The Herald Bulletin

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Cops, courts and fires

June 23, 2014

Judge approves final fraud repayment to Church of God members

Creditors to receive almost 70 cents for every dollar invested

INDIANAPOLIS – A federal judge has agreed to close a case involving almost $85 million in investment fraud and the Church of God.

On Monday, U.S. District Court Southern District of Indiana Judge David Hamilton approved the final terms of the case and granted permission for properties causing a financial drain on Church of God assets to be abandoned.

Pending any objections and upon completion of the final terms, the case will be closed sometime in September or October.

Unsecured creditors will receive almost 70 cents on every dollar of their investment after repayment, said Terence Banich, an attorney representing the officials overseeing the repayment to investors.

That means someone who invested $100,000 could receive about $70,000 back from their original investment.

According to court documents, Church Extension of the Church of God repaid unsecured noteholders more than $57 million from 2003 to 2009.

Barry Bentley, asset restoration receiver for Church Extension of the Church of God, said the money was paid in 23 different installments to about 3,000 creditors.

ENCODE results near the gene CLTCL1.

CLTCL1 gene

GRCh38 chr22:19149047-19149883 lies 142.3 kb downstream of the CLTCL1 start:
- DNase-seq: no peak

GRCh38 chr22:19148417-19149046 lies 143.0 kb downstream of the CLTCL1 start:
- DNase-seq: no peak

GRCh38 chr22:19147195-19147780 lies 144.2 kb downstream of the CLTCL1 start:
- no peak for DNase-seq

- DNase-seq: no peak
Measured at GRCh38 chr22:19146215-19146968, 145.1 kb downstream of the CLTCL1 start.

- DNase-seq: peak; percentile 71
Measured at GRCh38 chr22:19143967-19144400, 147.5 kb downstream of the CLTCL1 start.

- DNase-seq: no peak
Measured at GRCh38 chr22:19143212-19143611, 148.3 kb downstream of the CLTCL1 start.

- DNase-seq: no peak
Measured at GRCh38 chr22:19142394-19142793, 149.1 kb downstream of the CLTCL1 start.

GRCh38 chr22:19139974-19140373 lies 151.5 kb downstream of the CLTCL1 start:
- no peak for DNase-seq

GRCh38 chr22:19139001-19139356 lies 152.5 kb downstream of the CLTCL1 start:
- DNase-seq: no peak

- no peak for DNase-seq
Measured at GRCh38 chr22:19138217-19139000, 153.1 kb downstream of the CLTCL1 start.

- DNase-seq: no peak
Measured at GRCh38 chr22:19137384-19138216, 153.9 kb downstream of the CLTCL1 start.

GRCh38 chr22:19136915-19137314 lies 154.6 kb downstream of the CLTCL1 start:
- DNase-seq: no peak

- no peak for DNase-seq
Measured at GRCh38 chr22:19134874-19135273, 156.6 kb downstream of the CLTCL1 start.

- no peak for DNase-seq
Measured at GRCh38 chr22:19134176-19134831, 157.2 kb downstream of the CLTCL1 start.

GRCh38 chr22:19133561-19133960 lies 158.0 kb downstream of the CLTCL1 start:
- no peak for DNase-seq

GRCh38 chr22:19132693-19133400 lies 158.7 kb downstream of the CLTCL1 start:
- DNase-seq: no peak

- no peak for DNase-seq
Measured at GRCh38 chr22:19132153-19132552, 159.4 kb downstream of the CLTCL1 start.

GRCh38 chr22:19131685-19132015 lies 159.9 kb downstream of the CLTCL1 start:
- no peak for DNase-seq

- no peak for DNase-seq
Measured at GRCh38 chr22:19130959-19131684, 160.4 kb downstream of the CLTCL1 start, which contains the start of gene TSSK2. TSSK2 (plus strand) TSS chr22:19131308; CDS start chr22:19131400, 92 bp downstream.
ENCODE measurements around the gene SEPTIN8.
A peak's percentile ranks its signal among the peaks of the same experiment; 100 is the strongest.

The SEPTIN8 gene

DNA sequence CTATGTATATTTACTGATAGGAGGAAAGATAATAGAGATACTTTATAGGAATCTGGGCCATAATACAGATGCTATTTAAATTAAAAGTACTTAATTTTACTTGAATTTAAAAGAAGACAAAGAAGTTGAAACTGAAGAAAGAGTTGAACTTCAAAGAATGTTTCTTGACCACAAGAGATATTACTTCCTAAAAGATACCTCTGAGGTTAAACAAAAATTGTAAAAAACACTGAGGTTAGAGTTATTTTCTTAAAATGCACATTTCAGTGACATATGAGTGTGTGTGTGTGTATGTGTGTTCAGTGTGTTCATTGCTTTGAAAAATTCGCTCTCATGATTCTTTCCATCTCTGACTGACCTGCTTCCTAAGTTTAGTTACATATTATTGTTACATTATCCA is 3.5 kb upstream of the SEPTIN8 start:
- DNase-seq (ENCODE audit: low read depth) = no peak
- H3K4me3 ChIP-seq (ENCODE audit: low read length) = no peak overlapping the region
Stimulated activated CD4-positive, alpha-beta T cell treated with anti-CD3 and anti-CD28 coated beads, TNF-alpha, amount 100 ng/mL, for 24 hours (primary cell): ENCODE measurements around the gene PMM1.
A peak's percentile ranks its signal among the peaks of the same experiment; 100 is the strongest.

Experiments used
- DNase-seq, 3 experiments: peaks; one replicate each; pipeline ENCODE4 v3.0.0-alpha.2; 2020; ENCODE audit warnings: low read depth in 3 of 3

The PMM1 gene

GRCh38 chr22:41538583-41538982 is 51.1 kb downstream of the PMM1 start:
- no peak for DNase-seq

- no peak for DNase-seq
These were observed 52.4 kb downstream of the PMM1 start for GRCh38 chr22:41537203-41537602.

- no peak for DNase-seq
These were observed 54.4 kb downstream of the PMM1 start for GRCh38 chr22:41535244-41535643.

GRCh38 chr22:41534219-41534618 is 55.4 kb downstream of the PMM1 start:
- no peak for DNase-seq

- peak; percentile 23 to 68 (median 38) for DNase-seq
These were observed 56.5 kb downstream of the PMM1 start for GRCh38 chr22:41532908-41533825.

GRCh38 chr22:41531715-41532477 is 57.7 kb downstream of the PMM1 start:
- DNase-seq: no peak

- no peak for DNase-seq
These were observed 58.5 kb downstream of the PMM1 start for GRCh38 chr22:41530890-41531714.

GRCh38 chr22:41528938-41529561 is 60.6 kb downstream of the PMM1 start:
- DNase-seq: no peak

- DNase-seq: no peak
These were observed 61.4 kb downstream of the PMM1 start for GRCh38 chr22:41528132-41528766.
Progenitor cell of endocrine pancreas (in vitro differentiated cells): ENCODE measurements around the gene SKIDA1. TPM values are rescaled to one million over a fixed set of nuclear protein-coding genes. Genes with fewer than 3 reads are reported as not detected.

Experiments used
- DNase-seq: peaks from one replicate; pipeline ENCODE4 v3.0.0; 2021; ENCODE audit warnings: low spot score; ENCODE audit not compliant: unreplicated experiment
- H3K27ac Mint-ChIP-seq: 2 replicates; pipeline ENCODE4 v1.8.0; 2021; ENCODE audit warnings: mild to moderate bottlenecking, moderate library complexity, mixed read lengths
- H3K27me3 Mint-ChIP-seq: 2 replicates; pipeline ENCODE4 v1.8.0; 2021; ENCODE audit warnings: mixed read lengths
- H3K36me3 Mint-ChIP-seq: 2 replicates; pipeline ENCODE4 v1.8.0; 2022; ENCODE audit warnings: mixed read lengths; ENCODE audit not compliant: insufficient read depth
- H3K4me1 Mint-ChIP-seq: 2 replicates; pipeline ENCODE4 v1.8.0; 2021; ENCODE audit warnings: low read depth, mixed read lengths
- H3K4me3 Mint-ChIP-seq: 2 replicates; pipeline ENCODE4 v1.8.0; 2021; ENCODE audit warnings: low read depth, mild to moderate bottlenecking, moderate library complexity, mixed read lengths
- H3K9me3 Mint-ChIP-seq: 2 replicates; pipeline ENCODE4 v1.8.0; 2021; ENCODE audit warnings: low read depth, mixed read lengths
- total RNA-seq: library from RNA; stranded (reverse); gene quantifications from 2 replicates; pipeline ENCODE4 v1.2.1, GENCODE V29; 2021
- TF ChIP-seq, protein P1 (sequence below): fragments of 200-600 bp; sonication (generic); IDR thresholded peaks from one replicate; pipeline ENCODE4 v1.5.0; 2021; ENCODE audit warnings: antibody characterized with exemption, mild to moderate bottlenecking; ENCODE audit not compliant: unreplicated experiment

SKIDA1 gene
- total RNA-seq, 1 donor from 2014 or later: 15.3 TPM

A final installment to noteholders of approximately $750,000 has been approved by the court before the case is closed. Any unclaimed funds owed to investors will be turned over to the Indiana Attorney General's Office as unclaimed property.

In the end, records show more than $73 million was recovered after the liquidation of church assets and other funding including $2 million in private contributions. Expenditures, however, including $10 million for professional fees associated with the case reduced the overall repayment of funds to creditors.

Hamilton said, in reviewing his case notes, he felt those involved in the selling of investment notes made several bad and even foolish decisions that were followed by a cover-up. He said the poor judgments resulted in a gap between the assets and liabilities.

“It’s more of the same old cliché, if you find yourself in a hole, stop digging,” he said.

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